4 Networking tips for people who hate networking

May 4, 2017 | Blog, Networking

Photo Credit: www.facetimenetworking.com

Photo Credit: www.facetimenetworking.com

Networking is important, but not all of us are as adept at it as others. Some relish networking events, while others dread them. If your situation is the latter, we’ve got some tips to help you out.


1 – Equip yourself

Make sure you have a great business card. There’s a sense of pride that comes from exchanging a business card with other professionals that will help lend you some extra confidence in a networking situation. However, don’t just rely on the card to tell someone what you’re about. Prepare a one liner that answers the inevitable first question you’ll be asked over and over again ‘So, what do you do?’. You want to be able to answer that question simply and succinctly so you’ll be remembered.

2 – Get there early

If large crowds are one of the aspects of networking that you find daunting, then get to the event early. There will be fewer people there, making it easier for you to approach them, which will ease you in for when the crowd grows. Not only that, but when the crowd does get larger, you’ll already know a few people that you can help to introduce to others, which is another great way to overcome the fear of approaching people.

3 – Listen

One of the aspects of networking that can make it so frightening for people is that you are extremely aware that you have to spend the event talking about yourself. This is not something everyone is comfortable doing and it can be difficult for many people. Yes, you do have to somewhat sell yourself, but you also have to listen properly to others and here is where you can get around the fear of self-selling. If you ask questions first and listen to what someone else has to say, it can make it a lot easier to talk about yourself. You’ll find opportunities in what they’re saying to chime in with something you have in common. For example, perhaps they’ll mention an industry they deal with, or a client they work with that you also have worked with. Taking your lead by asking questions and listening can make talking about yourself a lot easier.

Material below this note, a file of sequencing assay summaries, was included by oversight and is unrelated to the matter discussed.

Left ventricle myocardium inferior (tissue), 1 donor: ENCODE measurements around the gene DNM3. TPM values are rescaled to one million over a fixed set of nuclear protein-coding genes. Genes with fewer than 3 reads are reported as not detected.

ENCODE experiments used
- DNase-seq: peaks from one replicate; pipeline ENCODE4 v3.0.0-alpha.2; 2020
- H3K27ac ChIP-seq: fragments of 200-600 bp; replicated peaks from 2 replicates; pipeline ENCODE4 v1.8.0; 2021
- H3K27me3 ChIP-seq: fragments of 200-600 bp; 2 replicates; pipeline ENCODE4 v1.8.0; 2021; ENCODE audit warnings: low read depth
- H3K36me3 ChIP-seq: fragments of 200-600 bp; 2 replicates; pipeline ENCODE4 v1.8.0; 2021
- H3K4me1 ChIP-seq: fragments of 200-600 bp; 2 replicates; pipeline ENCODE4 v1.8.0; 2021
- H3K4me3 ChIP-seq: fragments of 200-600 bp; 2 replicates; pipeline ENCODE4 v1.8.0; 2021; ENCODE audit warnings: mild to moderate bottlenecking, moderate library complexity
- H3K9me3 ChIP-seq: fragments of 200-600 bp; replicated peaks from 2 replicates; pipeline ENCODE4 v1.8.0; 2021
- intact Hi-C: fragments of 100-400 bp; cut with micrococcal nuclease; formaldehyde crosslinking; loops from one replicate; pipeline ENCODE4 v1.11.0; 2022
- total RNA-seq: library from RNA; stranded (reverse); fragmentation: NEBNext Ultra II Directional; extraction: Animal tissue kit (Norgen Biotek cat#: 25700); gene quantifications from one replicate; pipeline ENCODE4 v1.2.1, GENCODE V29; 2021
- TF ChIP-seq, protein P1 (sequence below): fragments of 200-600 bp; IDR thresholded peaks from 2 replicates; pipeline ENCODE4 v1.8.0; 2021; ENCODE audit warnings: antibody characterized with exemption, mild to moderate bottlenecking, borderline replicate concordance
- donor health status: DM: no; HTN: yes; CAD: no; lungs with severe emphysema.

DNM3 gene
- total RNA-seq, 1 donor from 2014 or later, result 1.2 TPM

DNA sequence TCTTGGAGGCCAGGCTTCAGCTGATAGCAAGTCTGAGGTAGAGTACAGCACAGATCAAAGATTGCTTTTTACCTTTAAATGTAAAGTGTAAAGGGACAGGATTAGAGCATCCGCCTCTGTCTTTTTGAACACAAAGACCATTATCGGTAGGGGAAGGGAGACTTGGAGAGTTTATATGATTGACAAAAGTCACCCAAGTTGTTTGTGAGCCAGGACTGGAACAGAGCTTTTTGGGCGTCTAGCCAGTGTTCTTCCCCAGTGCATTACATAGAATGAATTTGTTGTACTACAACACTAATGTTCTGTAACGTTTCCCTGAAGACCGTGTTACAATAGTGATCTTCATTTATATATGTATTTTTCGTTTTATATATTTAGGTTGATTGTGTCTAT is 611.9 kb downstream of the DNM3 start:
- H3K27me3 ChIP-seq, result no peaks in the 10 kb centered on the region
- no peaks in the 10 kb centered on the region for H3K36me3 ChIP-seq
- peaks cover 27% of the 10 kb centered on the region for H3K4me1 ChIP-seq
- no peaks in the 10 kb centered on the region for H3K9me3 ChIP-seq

4 – Write down details immediately after the event and follow up

After the event is over, you’ll want to shoot out some follow up emails to the people you met. These are most effective when they are written with specific details that show you really listened to what they had to say. A generic ‘touching base’ email will do little for you. A good idea is to write details about everyone you met on the back of their business cards. Do it as soon as the event is over (or even during) so that you don’t forget.

Networking can do wonderful things for your career but for most of us it is a skill that takes practice to get right. Get yourself out there, go to as many events as you can, and get past that fear.


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